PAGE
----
This study suggests that there are large amounts of differentially abundant taxa between GDM and control group at the genus and the species level. Some of these taxa were correlated with blood glucose level and might be used as biomarkers for diagnoses and therapeutic targets for probiotics or synbiotics.

Availability of data and materials

The datasets used and/or analysed during the current study are available from the corresponding author on reasonable request.



Gestational diabetes mellitus


Oral glucose tolerance test


Short-chain fatty acids


Fasting plasma glucose

1 h-PG:

1-h postprandial glucose

2 h-PG:

2-h postprandial glucose


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We thank the hospital and laboratory staff, volunteers for participating in this study.


This study is supported by the Research Fund for Lin He’s Academician Workstation of New Medicine and Clinical Translation; Basic and Applied Basic Research Foundation of Guangdong Province (No.2020A1515011347); Innovation and Entrepreneurship (Employment) Education Project of Guangzhou Universities (No.2020PT105).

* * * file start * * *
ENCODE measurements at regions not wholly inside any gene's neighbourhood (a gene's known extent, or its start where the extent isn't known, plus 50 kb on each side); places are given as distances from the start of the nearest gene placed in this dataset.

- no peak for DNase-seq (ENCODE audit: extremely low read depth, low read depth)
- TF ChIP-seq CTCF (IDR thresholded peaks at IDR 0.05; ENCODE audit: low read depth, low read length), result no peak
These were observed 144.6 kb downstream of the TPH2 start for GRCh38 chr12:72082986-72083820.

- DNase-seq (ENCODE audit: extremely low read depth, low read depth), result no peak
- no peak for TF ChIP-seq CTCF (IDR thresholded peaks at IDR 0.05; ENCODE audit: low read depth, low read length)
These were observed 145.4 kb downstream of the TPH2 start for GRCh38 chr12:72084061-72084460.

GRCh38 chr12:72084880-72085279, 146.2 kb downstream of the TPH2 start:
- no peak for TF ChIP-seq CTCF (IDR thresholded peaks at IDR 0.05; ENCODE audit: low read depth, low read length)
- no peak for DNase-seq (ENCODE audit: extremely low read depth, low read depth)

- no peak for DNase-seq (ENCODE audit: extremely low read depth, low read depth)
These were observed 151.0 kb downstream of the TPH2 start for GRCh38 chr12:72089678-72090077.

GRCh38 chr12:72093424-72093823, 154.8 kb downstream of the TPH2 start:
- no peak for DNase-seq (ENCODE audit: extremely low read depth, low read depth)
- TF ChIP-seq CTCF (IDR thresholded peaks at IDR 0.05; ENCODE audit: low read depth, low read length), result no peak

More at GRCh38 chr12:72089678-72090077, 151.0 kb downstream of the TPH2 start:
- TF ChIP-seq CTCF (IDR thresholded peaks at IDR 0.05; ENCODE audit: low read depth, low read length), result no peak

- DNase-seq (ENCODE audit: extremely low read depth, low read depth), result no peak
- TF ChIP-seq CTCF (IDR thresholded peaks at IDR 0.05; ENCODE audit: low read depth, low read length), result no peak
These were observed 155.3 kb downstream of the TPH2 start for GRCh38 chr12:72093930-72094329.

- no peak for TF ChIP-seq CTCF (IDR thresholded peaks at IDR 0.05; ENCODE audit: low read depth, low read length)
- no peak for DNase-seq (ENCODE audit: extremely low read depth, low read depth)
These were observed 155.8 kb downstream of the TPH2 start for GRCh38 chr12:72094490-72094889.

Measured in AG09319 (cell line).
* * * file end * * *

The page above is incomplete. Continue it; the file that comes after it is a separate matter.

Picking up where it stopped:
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Authors and Affiliations



Q.L., K.W., Y.L. and F.C. designed the study, performed general coordination. F.C., Y.G. and K.W. analyzed and interpreted the microbiota data. F.C., Y.L., W.H. and W.W. collected the samples and performed the examination. F.C., Y. G and K.W. were the major contributors in writing and revising the manuscript. All authors reviewed and approved the final manuscript.